Nokia's £500 netbook: What were they thinking?
Booklet™ comes at a Pricelet™
Nokia's netbook is beautifully designed and beautifully finished, and the battery lasts all day. It's "more aspirational*, more thin, and more stylish" than the average netbook, according to its European marketing manager.
But at £500 it's also twice as expensive as many other netbooks - and heavier. What were they thinking?
There's little doubt that the Booklet™, as it's called, is a great looking piece of kit. It's Nokia taking an Apple approach to the market, but it's more the Apple of Jean Louis Gassee than Steve Jobs.
When the witty Frenchman ran Apple Computer's product development in the late 1980s, no expenses were spared on design and build - resulting in price points being missed. But with profit margins of 50 per cent and a pretty unique proposition (if you needed to DTP, you really needed an Apple), it could charge what it liked, and still find a few buyers.
It's a quite different world in the commodity market of bargain basement netbooks. Dell's advertising shows colourful notebooks dropping out of a sweets bag - indicating that they're cheap, cheerful and disposable. You might buy one not because you need one, but as a treat.
By contrast, Nokia has wrapped the Booklet™ in lavish packaging - throwing down the gauntlet to the Golden Goldfish crowd.
The Golden Goldfish - honouring inane unboxings
The art of over-engineering
This Booklet™ is brushed aluminium, fanless, and has a nice, roomy keyboard. All credit to the design team for this Macbook homage, the black glass surrounding the fairly ordinary 10" display, and sculpted aluminium chassis. The screen is smaller than you expect, about the only thing that felt wrong with the design. There's attention to the detail right down to the keyboard lettering.
If the hallmark of a netbook is that you can pick it up with one hand, and throw it around, look elsewhere. This isn't what you'd want to do with a Booklet™. In order to achieve the touted 12 hour battery life (or eight hours, if you're pounding the WiFi), Nokia packed in a 16-cell 3,840mAh battery which adds to the weight: 1.25kg. That's 2.75lb in old money - half a pound heavier than the old Thinkpad X23/30/31 series.
Other than the power, the specifications aren't remarkable. An HSDPA 3G SIM is built in, although this is hardly unusual these days. Nor is an HDMI port - Dell has one of those on its Inspiron mini 10, a model which also boasts a TV tuner. Other than that it's Windows 7, and a couple of Ovi widgets.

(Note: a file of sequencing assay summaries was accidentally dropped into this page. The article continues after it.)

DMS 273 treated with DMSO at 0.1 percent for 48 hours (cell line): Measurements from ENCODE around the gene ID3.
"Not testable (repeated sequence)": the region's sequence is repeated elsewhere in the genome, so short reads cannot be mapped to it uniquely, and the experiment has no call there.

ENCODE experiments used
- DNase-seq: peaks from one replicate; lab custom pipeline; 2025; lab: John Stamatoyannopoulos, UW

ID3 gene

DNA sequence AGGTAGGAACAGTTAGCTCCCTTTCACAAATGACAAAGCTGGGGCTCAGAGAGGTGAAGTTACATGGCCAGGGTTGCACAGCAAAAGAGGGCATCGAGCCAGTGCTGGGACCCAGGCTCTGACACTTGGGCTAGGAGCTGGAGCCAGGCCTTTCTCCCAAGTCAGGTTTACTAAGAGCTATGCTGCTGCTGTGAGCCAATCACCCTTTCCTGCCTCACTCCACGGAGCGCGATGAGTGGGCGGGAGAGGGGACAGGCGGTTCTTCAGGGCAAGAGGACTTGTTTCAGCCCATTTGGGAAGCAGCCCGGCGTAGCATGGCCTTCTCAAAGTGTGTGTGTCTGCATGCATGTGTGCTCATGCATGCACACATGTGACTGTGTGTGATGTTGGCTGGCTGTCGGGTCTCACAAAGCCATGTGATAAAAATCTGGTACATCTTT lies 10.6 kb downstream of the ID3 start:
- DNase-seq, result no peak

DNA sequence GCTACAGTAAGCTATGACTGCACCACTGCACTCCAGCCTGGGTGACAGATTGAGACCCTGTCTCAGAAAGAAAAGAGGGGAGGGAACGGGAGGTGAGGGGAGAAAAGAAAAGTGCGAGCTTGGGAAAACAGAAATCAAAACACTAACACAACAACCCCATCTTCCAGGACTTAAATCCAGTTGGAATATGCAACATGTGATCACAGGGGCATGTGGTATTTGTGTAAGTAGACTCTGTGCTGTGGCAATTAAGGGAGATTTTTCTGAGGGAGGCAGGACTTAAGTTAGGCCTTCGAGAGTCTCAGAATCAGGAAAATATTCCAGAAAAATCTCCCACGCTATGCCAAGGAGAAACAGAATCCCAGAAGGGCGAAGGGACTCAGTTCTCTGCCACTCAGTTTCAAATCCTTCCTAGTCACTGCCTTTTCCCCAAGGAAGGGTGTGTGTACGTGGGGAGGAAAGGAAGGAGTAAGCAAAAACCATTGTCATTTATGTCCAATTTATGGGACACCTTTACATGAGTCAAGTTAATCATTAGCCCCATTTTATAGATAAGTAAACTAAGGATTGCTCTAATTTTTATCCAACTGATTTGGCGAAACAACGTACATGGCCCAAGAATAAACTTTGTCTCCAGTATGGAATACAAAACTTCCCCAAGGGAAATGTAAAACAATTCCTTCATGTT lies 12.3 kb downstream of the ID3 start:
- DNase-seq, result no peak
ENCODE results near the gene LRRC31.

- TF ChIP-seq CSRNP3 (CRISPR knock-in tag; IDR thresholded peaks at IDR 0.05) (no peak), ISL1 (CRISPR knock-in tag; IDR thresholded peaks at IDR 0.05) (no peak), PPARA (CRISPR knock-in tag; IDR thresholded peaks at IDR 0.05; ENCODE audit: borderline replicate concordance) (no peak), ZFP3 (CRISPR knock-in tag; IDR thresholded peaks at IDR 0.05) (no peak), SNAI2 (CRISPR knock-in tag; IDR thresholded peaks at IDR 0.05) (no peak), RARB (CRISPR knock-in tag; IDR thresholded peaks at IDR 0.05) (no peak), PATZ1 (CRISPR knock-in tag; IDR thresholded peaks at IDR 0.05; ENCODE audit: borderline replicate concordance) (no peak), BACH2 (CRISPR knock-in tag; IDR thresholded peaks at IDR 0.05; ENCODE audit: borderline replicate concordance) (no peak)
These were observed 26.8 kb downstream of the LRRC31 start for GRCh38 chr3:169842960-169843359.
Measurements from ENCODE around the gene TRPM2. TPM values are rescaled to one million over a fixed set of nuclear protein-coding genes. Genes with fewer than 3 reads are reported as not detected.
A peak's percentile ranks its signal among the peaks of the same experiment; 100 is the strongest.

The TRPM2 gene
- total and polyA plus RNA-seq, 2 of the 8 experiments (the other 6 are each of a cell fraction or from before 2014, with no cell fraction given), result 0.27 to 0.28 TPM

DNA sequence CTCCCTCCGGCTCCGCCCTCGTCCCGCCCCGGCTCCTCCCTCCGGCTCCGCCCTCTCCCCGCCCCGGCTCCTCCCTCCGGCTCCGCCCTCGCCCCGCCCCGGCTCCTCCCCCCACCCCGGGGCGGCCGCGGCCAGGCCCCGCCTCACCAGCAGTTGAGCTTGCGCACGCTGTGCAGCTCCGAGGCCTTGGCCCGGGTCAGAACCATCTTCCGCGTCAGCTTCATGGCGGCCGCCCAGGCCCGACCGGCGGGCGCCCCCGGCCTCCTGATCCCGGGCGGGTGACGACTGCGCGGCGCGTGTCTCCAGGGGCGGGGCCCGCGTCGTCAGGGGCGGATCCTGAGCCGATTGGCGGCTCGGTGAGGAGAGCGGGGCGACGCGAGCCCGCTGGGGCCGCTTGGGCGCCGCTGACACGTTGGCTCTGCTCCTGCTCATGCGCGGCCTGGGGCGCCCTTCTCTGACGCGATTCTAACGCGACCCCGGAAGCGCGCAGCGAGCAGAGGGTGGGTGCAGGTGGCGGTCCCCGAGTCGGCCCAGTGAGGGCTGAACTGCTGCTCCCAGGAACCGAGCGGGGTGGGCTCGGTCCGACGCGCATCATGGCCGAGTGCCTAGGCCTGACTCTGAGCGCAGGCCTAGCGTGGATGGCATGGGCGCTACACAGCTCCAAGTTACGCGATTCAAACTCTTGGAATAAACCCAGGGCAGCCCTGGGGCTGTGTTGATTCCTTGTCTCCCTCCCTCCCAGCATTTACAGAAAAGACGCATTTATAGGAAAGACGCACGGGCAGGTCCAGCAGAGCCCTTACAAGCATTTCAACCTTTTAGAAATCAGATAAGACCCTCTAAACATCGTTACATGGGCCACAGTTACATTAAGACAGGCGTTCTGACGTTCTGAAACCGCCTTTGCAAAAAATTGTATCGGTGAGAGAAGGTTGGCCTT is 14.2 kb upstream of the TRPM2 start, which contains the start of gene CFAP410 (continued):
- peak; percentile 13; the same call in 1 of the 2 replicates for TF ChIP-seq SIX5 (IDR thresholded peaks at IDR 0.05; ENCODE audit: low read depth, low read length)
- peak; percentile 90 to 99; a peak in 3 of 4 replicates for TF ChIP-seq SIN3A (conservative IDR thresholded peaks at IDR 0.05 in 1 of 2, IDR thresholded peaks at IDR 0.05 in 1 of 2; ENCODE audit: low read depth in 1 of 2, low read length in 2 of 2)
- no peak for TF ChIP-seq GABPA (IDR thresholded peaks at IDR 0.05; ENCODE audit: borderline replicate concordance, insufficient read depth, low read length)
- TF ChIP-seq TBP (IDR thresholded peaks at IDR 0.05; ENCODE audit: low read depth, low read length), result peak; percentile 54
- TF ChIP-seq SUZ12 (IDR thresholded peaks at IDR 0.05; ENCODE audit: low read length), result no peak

Performance disappoints too, as you'd expect running Windows 7 in 1GB of memory. The Ovi Suite takes 30 seconds to fire up. My Computer reported it scored 2.2 on the compatibility test. Maybe it'll improve nearer ship time, or with more memory.
So is the Booklet™ a vanity product, designed simply to draw attention to Nokia's return to the PC business with a large splash? Maybe it's not completely bonkers. Nokia evidently hopes operators will subsidise the device, and treat it as a phone - you buy it on hire purchase, effectively. Attractive as it is, I can't see many people forking out the full €550, no matter how stylish it is.
For the rest of the specs, hop over here. ®
Um, what does a Booklet™ aspire to? Apart from more memory.
Atom screen restriction
I'd like to know more about that. Is it that the built in to the Atom LCD driver block can only support 1024x768? (A bit like the PXA270 only supporting up to QVGA before it ran out of internal framebuffer memory [ish]), but there is nothing to stop manufacturers from adding a second LCD chip/coprocessor to provide more graphics oomph. Is that what people do?
Re: Atom screen restriction
The original 1024 x 600 was - allegedly - imposed by Intel (possibly by Microsoft too, to hinder demand for Windows XP). How it was enforced is not known, probably just through the N270/N280 CPU sale Ts&Cs.
One way around this was to use the Atom Z-series processors, which is why early hi-res netbooks weren't based on the more commonplace N series.
Nb. N series are for netbooks, Z series Atoms are for internet tablets.
In the Spring, Intel relented and allowed N-series Atoms to be used in hi-res laptops:
And suddenly 1366 x 768 netbooks based on the N270/N280 appeared, eg the Sony Vaio W.
This was done to accommodate Windows 7.
This could be the first "netbook" to break the AU $1000 price barrier!
And it has Windoze on it too!